For Damjanovic this importing of knowledge from Europe is the major reason behind the growth in Chinese football in the last few years.
“Honestly a few clubs have high class facilities that you can compare with the best clubs in Europe but generally it’s still lower than Europe,” he said.
“But I see that they are trying to copy things from European clubs and a lot of foreign coaches in China are helping with good advice about these things. Generally they have improved a lot in last few years.
“And good results in ACL and national team show that everything is going in the right direction.”
Davidsen, part of Eriksson’s team that has moved from Guangzhou R&F to Shanghai SIPG this year, agreed and explained how his club are investing in off-field structures to ensure long term success and viability.
“The management are willing to invest and therefore bring in knowledge and experience with Mr. Eriksson and his staff which I’m a part of,” he told Football Channel Asia.
“So our job is to develop the club – the first team, the training curriculum, the winning culture, the performance analyst area, a scouting and recruiting system, set up the youth structure and hopefully build a healthy club for the years to come.
“It is very positive to be a part of as the clubs let us take the football decisions and support our ideas and suggestions.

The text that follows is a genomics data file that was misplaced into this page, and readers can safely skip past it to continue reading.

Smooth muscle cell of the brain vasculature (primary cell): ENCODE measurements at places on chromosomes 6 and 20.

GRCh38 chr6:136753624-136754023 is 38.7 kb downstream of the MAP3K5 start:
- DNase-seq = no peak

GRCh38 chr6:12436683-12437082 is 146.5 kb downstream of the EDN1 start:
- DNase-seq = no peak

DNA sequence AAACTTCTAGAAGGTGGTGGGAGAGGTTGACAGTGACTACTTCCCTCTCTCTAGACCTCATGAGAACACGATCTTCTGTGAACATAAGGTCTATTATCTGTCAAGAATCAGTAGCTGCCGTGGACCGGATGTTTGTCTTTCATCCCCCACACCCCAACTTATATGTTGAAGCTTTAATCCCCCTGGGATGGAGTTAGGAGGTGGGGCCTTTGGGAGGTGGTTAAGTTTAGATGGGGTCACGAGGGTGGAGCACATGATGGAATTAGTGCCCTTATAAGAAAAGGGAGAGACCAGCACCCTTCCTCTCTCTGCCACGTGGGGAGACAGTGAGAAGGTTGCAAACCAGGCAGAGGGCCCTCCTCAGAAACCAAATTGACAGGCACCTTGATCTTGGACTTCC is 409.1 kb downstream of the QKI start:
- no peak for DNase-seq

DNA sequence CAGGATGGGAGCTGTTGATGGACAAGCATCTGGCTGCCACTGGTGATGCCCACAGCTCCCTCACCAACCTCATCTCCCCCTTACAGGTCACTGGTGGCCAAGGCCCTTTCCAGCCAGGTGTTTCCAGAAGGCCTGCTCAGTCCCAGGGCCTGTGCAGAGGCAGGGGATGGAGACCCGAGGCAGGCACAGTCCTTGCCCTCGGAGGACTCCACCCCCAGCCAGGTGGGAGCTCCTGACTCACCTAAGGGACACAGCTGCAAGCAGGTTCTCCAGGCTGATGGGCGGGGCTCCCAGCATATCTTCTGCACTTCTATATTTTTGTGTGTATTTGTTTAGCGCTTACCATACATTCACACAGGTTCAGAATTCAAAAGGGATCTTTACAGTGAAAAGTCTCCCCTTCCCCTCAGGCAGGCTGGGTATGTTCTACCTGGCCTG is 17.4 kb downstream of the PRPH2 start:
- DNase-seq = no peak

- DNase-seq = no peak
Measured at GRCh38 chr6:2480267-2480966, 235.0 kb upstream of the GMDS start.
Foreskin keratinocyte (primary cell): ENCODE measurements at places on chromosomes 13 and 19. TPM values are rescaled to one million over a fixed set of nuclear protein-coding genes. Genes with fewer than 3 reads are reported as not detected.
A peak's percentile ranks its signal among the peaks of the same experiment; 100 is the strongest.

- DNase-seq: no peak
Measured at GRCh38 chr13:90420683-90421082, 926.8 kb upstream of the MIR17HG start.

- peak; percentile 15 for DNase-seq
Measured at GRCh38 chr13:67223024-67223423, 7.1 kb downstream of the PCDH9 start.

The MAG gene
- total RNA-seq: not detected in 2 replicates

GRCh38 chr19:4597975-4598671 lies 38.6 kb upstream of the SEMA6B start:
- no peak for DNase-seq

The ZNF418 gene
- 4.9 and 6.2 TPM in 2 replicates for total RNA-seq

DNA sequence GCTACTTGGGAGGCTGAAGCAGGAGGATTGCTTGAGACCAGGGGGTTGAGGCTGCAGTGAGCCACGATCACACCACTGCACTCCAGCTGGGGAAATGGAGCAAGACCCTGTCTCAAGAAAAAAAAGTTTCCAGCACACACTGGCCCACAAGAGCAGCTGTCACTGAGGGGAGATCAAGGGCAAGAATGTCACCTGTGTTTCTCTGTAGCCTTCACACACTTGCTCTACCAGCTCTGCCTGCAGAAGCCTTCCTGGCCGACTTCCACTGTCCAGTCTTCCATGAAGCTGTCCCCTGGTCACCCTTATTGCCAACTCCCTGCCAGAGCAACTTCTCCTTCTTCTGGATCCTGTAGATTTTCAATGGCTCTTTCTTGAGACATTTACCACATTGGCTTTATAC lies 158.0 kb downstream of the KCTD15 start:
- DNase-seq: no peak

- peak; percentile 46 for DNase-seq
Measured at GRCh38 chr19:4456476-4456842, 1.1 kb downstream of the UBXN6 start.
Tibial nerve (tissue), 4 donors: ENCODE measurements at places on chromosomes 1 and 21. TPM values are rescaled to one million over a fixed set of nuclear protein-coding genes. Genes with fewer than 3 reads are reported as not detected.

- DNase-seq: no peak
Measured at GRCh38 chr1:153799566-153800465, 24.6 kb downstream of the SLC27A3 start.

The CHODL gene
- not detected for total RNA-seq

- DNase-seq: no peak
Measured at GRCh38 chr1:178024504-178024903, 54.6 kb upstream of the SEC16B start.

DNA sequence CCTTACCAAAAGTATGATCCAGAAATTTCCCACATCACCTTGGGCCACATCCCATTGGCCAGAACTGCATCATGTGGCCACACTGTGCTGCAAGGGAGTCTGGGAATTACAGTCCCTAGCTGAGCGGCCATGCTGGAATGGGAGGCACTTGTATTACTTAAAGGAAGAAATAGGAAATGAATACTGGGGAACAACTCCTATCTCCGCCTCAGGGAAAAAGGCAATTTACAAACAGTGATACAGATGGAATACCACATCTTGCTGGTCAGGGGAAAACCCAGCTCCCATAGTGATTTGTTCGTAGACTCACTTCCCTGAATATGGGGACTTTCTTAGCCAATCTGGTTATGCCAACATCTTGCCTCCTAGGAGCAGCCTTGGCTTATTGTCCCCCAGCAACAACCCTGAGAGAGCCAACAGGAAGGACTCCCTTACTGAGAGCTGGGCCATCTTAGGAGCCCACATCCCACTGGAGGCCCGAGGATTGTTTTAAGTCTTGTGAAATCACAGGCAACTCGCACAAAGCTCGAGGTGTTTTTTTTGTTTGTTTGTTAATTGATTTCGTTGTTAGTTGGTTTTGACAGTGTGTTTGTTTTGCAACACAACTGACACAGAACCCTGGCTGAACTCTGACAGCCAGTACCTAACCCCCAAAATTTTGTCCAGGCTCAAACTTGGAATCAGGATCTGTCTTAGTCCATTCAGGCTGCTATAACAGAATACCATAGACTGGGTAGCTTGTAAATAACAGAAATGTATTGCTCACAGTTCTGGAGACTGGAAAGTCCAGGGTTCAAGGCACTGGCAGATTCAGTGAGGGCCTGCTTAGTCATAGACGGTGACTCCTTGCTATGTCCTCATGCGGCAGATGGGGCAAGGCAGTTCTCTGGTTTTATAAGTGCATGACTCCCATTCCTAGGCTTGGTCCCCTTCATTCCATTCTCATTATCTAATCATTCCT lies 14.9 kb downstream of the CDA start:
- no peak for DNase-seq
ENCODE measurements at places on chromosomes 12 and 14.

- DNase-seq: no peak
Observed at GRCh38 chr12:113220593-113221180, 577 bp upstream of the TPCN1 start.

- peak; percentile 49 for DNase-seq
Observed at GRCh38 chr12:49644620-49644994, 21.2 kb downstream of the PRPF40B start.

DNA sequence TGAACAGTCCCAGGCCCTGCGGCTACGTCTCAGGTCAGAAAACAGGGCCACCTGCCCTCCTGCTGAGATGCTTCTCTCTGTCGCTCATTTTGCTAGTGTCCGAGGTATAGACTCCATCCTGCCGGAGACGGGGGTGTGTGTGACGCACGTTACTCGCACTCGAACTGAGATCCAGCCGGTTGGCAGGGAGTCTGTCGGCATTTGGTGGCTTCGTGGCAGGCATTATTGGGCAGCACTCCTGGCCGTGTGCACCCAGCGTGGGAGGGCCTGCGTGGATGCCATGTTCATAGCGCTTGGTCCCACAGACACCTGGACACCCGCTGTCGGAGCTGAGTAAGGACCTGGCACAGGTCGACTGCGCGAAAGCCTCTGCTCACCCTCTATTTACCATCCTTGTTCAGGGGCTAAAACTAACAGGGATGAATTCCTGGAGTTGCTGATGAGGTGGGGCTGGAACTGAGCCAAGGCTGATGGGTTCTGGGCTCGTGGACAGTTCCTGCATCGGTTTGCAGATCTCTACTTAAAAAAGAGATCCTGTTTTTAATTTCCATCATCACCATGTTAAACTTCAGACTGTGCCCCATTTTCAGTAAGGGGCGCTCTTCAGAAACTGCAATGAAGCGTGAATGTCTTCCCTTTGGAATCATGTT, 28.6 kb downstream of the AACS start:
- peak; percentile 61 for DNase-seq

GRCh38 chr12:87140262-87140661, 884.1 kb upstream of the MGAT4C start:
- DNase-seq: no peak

“So this will also lift Chinese football as better and more experienced coaching staff are coming on, helping and guiding the club owners in the right direction.”
Shenhua are also implementing an overhaul, especially at the youth level, in an effort to put years of mismanagement behind them.
“I think Cahill’s signing has more relevance to Shanghai Shenhua as a club than it does the domestic league as a whole,” said Cameron Wilson, founding editor of Chinese football website Wild East Football.
“It underlines the fact the club are reborn, on a sound new financial footing, and are taking steps towards being one of China’s major clubs again.
“Under Zhu Jun, the previous Shenhua owner, the club didn’t have any formal youth system for many years; an absurdity considering the sums squandered on Anelka’s wages.
“But now the club has brought back Shangahinese football legend Fan Zhiyi to coach the youth, and relaunched its football school.”
All this points to a league and a football culture that is growing every year. What it still lacks and craves, however, is respect and legitimacy.
That won’t come with just one player signing, it is far more complex than that, but Cahill can play an important role in spreading the word about Chinese football and educating a western audience that is ignorant about football in the Middle Kingdom.
“I definitely think I will create a bridge there to help the growth of the game,” the 35-year-old said last week.
It’s a point made also Wilson: “I think Cahill can be a bridge between China and Australia socially.
“I think he can do a lot of good in China, someone like him with a social conscience. He can inspire youth and do a lot to improve the image of the league overall.
“There’s a thriving football culture in China, even if the results of the national team aren’t what everyone wants to see.
“Going forward Australia and China are moving closer together economically and socially via immigration. Football is a common point between both countries and Tim Cahill sits right in the middle of that.”
It’s for that very reason that Cahill’s signing has the potential to be a big game changer for Chinese football.